I have included screenshots of Jill of the Jungle above.  Jill supports all 320x200 in all three color modes.  The game does not support 320x200x16 graphics on an IBM PCjr. or Tandy 1000 Graphics adapter (few if any shareware games supported the unique graphics modes these adapters), it will use the 320x200x4 mode instead.  Except for Jill's face, the graphics are virtually identical, pixel-wise, across the three modes.  Many games down-convert the graphics using an algorithm to eliminate the need to have two extra sets of graphics images or tiles on the disk.

320x200 has a 1.6 pixel aspect ratio.  To get truly square pixels, a 4:3 display must have letterboxing.  A 16:10 1280x800, 1920x1200 or 2560x1600 widescreen monitor can display the resolution perfectly using nearest-neighbor interpolation.  However, when the resolution was used all displays were 4:3, and most users would stretch the 200 vertical lines to fill up the screen.  Instead of perfectly square pixels, you would get pixels 1.2 times as vertical compared with the horizontal width on a monitor where the vertical width had been stretched to the edges of the monitor.  Most graphic artists assumed this and adjusted their graphics accordingly, but not all did.

An illustrative example.  Look at this screenshot of Elite Plus, using the VGA 320x200x256 graphics mode.


You can see that the circle is a circle in the 1.6:1 aspect ratio.  But when converted to a 4:3 aspect ratio :



The circle has become an oval.  Thus it would seem that the 1.6:1 aspect ratio is correct for this game.

Let's look at another game, LOOM.  Here is a screenshot with a clearly spherical object in it :


Looks a bit squat in the 1.6:1 aspect ratio.  If we stretch the aspect ratio :


Now the crystal ball looks like a sphere in a 4:3 aspect ratio.  Click the 4:3 images for an undistorted, pixel-perfect resize but huge (1600x1200) version of the screenshot.

Even when Windows 95 was released, most graphically intensive games for the PC were still being released for DOS.  Only in 1997, with the acceptance of 3D accelerators, DirectX and the undeniable dominance of the Windows platform did high-performance games finally require Windows.  Most games up to this point either only supported 320x200 (DOOM, Daggerfall) or offered it as the default resolution (Duke Nukem 3D, Quake).  SVGA was not well-supported because each chipset had its own way of offering higher resolution modes, and by the time VESA modes were widely supported, Windows 95 was the gaming OS of choice.  At this point, 640x400x256 and 640x480x256 graphics were the norm.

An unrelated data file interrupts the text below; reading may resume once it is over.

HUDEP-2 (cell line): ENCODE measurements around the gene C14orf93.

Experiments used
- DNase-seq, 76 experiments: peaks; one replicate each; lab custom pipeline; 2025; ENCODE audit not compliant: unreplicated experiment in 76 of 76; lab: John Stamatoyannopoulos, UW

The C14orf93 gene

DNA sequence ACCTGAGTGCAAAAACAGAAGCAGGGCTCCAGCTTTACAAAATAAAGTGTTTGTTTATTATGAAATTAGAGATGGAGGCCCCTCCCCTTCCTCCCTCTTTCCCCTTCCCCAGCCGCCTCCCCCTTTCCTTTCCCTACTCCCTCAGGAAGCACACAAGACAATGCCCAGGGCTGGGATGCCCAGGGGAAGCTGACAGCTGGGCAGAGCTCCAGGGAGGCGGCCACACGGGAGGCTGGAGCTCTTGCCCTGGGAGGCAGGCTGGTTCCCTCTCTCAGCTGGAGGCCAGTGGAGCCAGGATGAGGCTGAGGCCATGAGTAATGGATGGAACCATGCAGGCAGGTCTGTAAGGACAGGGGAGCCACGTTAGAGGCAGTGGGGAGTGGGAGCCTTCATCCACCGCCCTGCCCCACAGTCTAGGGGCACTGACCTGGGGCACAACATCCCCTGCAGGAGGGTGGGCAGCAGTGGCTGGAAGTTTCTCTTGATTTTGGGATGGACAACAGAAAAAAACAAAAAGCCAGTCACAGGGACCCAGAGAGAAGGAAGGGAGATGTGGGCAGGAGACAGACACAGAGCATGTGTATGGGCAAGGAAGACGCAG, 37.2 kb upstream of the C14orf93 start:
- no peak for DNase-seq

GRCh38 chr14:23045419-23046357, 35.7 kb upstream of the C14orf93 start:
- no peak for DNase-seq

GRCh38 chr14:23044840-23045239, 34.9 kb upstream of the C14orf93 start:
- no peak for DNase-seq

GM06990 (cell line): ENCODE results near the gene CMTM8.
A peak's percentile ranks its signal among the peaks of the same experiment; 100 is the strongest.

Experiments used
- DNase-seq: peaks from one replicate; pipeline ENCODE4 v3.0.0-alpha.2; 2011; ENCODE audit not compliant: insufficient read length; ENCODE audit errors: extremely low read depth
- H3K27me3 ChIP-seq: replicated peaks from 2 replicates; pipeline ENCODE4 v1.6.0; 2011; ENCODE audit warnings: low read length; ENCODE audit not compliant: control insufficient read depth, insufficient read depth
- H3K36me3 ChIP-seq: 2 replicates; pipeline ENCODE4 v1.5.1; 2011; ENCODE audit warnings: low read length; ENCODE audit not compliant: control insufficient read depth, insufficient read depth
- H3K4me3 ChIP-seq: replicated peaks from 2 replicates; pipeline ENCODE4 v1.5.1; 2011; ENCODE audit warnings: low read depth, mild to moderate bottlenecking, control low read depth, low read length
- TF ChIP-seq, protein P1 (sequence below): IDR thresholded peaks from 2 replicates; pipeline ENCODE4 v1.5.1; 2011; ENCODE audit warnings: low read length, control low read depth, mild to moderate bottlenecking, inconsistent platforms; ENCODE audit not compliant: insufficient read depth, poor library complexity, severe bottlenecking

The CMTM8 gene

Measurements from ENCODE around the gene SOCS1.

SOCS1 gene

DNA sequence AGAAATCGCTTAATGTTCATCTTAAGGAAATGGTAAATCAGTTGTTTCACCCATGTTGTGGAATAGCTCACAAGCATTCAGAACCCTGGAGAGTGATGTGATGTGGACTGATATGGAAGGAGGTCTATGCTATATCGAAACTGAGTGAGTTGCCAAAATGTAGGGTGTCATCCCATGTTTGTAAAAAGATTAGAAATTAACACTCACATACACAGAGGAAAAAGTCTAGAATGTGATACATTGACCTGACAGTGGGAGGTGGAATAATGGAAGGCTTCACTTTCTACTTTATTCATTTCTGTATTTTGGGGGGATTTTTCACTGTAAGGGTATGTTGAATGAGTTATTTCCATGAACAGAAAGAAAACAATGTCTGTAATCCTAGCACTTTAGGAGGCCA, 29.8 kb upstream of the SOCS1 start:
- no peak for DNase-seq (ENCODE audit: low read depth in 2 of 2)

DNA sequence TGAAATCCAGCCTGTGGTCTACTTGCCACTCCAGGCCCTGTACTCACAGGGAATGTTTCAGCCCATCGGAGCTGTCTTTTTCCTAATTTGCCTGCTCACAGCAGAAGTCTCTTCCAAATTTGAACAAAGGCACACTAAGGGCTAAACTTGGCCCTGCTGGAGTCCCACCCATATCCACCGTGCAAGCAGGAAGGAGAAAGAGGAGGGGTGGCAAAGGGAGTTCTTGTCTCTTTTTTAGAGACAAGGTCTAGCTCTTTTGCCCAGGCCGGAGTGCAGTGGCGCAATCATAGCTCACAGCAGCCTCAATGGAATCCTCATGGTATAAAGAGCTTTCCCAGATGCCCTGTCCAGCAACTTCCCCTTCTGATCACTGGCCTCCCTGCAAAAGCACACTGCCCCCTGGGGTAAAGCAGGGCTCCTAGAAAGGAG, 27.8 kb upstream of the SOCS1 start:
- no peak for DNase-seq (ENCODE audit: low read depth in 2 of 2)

5 comments:

Raifield said...

I always look forward to your posts for the breadth of information you provide.

Trixter said...

"must have letterboxing" -- I think you meant pillarboxing.

Great Hierophant said...

No, I meant letterboxing. Letterboxing is the standard aspect-ratio correct method to show widescreen material on a full screen display. 320x200 with square pixels is a widescreen mode. Pillarboxing is the standard aspect-ratio correct method to show full screen material on a widescreen display.

Anonymous said...

FWIW, Amiga games using 320x200 was mainly to cater to NTSC Amigas, which used 320x200 with 4:3 screen aspect ratio but 8:9 pixel aspect ratio vs. PAL Amigas which used 320x256 displays with 4:3 screen aspect radio but 16:15 pixel aspect ratio. See e.g. this reference.

So it wasn't actually primarily some sort of speed hack, though technically did have minor advantages there as bitplane DMA could end earlier freeing up more chip memory bandwidth for other things (the Amiga had a partially-UMA system with the cpu and several gfx/sfx/io coprocessors sharing a memory bank. Memory used by all processors was called "chip memory" (used by the custom coprocessor chipset as well as the CPU), memory accessible to the CPU only was called "fast memory" (as it was faster from the CPU's perspective) - a lot of amigas only had chip memory out-of-box. Different generations of Amiga have different maximum chip memory sizes, from 512kiB to 2MiB (with nearly-but-not-quite-released Amiga designs going to 8MiB so some emulators support that).

PAL Amiga users generally kind of hated they way some Amiga games would just use 320x200-only as it would be letterboxed and slightly distored looking on their displays. Good games developers sometimes allowed proper switching. OTOH, european Amiga games might be 320x256-only and the NTSC guys would get a cut-off display (but the Amiga was far, far more popular in Europe than America of course...)

The Amiga had crazy powerful (for the era) programmable gfx hardware including quite a bit of ability to adjust actual pixel/scanline timings, and even sync to an external clock signal. This made them very popular in the video processing world of 1980s and 1990s TV/Movie industry as they could genlock and chroma-key with (relatively) inexpensive hardware add-on (like the famous "Video Toaster")

A lot of amiga modes used very-non-square (roughly 2x1) pixel aspect ratios to have more horizontal resolution. And of course the cursed flickery interlacing (showing alternate scanlines every frame) for simulated double vertical resolution. Ultimately most modes ended up with an actual screen aspect ratio of 4:3 even if they were something deeply weird like 1280x256.

The Amiga could also be coaxed into "overscanning" so that it filled the display right to the edges of the PAL or NTSC video signals instead of being a rectangle with borders. It did this by adding more pixels (e.g. 704x484 NTSC / 704x576 PAL), not making the pixels bigger, so detail wasn't lost.

I think it might have also been able to output analog-era-widescreen-tv-suitable signal, but hazy on that.

Miguel said...

I miss my Amiga 1000 and Guru Meditation!